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Gene K. Garrison

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Member Since: Jul, 2007

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by Gene K. Garrison   
Rated "G" by the Author.
Last edited: Friday, July 27, 2007
Posted: Wednesday, July 18, 2007

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Gene K. Garrison

What Can This Book Do For You? (Widowhood Happens)
From Thunder to Breakfast (Hube Yates stories)
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Characters who lived in Cave Creek, Arizona in the early 1900s — miners, prospectors, cowboys, dude wranglers, humor, lifestyles, real people.

What Can
There’s Something About Cave Creek
Do For You?

The subtitle, It’s The People, is what this book is about — people in a small Southwestern community in Arizona. In the early days Cave Creek was 30 miles north of Phoenix, but now Phoenix and Scottsdale are contiguous with it. Cave Creek didn’t go anywhere. Other communities did.

In the 1970s writer Gene K. Garrison interviewed hundreds and hundreds of people, both in Cave Creek and nearby Carefree for publication in various magazines. The ones who stand out in her mind are the cowboys, miners, prospectors, dude wranglers, a squatter, strong women, and a man dedicated to saving the desert. She felt that their personalities should be preserved for posterity. They are the kinds of people who put smiles on faces. We need smiles.

The only industries in the area were ranching and mining.

Lifestyles in the 1930s and 40s left a lot to be desired — no paved roads, electricity was a long time coming, plumbing was a thing of the future,and medical care was a long way off. People had to be resilient and hitch up the buggy or saddle the horses to go from place to place, dig wells or haul water, make their own clothing and saddles, hunt deer, javelina, and rabbits. Domestic chickens, pigs and cattle supplied protein for the diet. The word “diet” was not used in the same context as we use it today. Children did their share of work by taking care of the animals, cleaning up after them, gathering and chopping wood, and helping around the house. There weren’t many toys to put away.

Characters were plentiful. There was a sure-shot woman sheriff who wouldn’t put up with any nonsense, especially from outsiders who attempted to start a booze business by operating stills. Everyone knew she meant business.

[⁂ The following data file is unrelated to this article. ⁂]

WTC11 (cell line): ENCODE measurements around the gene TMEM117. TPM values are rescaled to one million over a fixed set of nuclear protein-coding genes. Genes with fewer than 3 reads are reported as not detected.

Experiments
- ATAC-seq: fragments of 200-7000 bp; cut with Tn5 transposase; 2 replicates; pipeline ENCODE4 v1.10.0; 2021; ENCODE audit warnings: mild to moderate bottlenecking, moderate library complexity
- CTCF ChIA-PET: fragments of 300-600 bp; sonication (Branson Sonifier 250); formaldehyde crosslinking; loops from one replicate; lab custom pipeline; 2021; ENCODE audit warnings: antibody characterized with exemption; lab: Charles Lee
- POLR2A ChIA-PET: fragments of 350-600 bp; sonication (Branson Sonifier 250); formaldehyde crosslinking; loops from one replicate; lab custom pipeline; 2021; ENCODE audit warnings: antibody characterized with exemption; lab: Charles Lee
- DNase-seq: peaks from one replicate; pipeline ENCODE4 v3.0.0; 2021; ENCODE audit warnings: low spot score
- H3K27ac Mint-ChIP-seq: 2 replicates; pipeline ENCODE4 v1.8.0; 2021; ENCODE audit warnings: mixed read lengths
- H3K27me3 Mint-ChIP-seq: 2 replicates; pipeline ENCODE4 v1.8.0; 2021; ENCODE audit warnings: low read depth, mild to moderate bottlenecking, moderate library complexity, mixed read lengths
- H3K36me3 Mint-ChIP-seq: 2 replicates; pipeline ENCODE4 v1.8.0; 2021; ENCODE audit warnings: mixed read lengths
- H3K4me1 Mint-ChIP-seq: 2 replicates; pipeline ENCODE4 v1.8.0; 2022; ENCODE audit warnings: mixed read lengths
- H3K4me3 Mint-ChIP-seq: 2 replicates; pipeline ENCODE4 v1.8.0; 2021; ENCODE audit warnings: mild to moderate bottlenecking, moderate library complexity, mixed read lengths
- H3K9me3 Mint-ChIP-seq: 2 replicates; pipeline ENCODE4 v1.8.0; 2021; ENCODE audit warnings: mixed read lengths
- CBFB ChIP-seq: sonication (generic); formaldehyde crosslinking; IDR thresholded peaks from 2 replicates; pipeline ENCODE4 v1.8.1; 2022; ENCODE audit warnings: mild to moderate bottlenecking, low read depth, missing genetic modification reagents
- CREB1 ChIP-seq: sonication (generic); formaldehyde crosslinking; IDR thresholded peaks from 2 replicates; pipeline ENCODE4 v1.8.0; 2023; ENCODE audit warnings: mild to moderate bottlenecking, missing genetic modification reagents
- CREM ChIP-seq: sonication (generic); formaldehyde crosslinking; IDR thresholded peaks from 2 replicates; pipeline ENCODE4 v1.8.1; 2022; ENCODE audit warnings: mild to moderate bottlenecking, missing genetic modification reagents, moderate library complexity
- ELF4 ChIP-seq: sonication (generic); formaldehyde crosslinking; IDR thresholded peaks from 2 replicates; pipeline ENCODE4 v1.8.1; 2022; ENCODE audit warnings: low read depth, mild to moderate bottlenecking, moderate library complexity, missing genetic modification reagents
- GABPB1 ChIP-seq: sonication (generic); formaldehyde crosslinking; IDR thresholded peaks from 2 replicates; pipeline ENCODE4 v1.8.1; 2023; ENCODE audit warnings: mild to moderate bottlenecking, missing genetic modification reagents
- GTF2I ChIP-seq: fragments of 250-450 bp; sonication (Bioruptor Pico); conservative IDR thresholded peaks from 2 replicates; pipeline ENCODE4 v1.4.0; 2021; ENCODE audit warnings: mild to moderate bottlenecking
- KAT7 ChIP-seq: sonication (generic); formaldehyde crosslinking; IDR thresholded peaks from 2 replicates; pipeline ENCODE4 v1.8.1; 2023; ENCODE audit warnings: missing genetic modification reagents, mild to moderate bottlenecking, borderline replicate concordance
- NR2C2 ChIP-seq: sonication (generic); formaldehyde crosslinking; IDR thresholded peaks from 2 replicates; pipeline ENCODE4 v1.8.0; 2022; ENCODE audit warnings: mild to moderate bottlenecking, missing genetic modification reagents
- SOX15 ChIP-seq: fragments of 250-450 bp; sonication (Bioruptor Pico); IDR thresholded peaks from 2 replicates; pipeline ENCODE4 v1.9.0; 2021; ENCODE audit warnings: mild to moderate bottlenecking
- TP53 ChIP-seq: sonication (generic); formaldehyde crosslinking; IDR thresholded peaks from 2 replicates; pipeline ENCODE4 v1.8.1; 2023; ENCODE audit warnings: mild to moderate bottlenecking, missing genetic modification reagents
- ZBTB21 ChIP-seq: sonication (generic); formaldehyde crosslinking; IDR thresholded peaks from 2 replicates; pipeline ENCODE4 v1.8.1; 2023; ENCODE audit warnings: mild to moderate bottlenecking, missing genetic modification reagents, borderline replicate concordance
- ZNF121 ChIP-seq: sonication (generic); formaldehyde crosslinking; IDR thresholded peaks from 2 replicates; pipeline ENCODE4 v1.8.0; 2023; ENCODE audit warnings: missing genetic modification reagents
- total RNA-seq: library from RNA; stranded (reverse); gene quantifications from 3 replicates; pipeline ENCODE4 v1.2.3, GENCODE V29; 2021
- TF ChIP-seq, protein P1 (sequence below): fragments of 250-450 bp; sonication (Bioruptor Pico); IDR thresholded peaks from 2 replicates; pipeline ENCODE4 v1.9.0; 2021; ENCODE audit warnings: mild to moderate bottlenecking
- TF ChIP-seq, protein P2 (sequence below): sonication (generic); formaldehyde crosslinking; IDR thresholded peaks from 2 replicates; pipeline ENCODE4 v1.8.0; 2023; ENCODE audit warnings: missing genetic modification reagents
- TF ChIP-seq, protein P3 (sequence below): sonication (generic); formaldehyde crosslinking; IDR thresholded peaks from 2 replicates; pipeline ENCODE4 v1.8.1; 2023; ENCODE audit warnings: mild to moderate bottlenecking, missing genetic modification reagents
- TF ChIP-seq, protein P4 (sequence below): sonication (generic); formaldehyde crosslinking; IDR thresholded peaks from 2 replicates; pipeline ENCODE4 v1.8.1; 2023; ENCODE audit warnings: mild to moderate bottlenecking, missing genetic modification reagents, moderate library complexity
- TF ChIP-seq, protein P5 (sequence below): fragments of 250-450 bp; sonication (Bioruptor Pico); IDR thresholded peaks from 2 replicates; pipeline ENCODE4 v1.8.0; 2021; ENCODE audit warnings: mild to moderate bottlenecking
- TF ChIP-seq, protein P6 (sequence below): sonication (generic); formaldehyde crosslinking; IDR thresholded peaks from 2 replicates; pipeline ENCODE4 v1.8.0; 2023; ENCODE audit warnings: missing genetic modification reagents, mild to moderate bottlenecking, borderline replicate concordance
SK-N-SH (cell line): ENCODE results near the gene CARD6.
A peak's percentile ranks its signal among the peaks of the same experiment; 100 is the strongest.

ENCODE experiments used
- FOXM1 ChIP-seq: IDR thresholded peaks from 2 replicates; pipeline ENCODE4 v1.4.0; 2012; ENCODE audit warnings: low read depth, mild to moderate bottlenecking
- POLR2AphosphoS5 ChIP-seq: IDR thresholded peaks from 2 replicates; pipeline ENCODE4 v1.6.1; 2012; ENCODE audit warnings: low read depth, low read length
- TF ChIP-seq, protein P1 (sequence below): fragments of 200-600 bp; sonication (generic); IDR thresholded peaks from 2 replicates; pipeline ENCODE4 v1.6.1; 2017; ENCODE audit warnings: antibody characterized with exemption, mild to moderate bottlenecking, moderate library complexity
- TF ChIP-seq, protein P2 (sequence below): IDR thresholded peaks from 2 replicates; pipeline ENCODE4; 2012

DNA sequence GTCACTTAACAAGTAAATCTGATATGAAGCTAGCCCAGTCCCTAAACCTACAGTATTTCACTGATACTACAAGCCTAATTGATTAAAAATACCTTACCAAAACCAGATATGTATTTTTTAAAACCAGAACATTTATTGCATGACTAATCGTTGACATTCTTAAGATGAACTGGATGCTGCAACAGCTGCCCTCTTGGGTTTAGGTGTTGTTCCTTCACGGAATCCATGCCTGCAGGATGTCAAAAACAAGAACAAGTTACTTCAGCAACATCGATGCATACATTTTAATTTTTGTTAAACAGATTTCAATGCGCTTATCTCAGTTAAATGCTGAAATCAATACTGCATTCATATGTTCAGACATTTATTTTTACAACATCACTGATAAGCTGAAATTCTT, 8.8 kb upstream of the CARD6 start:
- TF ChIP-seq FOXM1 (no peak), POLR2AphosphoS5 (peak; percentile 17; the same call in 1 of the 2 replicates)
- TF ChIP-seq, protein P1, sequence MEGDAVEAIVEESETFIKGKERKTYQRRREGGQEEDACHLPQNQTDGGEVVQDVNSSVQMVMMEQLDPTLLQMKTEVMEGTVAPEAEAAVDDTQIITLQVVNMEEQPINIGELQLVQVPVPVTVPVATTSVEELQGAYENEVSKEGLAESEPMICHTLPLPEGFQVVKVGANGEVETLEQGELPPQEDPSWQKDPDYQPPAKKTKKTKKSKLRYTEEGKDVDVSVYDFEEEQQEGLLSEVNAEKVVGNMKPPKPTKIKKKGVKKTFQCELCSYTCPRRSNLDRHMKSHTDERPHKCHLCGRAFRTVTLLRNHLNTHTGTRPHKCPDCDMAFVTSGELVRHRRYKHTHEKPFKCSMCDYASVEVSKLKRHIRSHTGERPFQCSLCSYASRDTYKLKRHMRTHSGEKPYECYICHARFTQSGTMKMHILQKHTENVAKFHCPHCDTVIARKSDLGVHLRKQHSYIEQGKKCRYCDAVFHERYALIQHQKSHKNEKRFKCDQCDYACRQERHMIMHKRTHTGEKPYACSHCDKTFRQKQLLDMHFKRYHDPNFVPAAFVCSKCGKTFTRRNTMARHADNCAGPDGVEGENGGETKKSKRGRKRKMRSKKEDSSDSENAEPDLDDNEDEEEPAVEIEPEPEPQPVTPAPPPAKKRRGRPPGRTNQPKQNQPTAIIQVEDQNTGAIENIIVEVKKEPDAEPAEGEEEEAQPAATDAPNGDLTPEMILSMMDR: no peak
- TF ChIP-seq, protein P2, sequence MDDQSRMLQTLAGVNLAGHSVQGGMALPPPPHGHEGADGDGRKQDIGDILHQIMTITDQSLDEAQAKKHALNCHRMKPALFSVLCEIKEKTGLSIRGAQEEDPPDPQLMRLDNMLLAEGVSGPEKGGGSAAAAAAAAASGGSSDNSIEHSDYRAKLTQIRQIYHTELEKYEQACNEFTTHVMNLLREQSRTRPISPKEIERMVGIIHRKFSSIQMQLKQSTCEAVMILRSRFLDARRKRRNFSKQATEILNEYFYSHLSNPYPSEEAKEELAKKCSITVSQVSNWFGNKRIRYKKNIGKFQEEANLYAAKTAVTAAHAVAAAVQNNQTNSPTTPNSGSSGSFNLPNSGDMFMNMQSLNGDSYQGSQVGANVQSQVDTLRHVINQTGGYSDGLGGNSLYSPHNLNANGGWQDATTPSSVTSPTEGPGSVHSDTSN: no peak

Another sheriff didn’t want the job, but neither did anyone else. He felt duty-bound, but uncomfortable, during his two-year term. Most of his activities centered on breaking up altercations at bars, and that was dangerous. Actually, he was a gentle man, a musician, who said he played all the “pluck instruments.”

And that brings us to the social life. Nobody had much of anything in the material sense, but they had homegrown music with guitar-players, violinists, and whatever talents newcomers to the area brought with them. And they had booze, which flowed at least every weekend. Dances and parties broke out at private homes, bars, the Legion Hall, and sometimes at the cement slab in a park-like area in the center of town.

As Garrison said in the book, “There must have been teetotalers in Cave Creek, but they kept quiet about it.”

Mail delivery was three times a week, and while the mail carrier was in Phoenix picking up the mail, he also put something on the running board to bring back — big squares or rectangles of ice for the iceboxes in Cave Creek. The kids hung around for the deliveries,
scrambling for cold, wet ice-chips to
pop into their mouths on hot, dry days.

Guest ranches sprung up during that era — Spur Cross Ranch, Rancho Mańana, and the Sierra Vista Guest Ranch.
They provided the jump in employment that the residents needed. Suddenly they were dude wranglers, cooks, maids,
entertainers, and merchants. And they were invited to mingle with the guests at parties — for atmosphere.

A charming little couple, Lora and Lawrence Tozier and their Red Rover mine were the subjects of a chapter. They lived in a house set in scenery one would expect to be a movie set for a Western, and they actually owned a gold mine, which was no longer operating. They were a well-educated, well-traveled couple living miles from civilization without a phone, or even a bathroom.

On the way back home from the mine property, Garrison saw a cowboy packing up his horses, so she stopped and had a chat. She says in that chapter titled Mendin’ Fences, “Didn’t know him, just liked his looks, and what he was doing.” She liked his Kentucky accent too. So that’s the way she operated — by intuition, mostly. She wasn’t burdened with assignments, but chose her own subject matter.

That’s why the book is so revealing of individualistic personalities in an era that perhaps no longer exists. They are people you will never have a chance to meet, people of no pretense who were honest, trusting, and open. They are part of history now, and we are better off knowing them — how they talked, what was important to them, their adventures and everyday lives.

Illustrated in black-and-white photos, some photographed by the author; others supplied by the Cave Creek Museum; some given to Garrison by a young woman, Janet M. Roberts, who visited the area in 1932; and others by an outstanding photographer, Herb Cohen, who was as interested in preserving images of the old-timers as the author was in writing about them.

Do you need a smile? Take a glimpse into the past through There’s Something About Cave Creek (It’s The People). You just might like those people.

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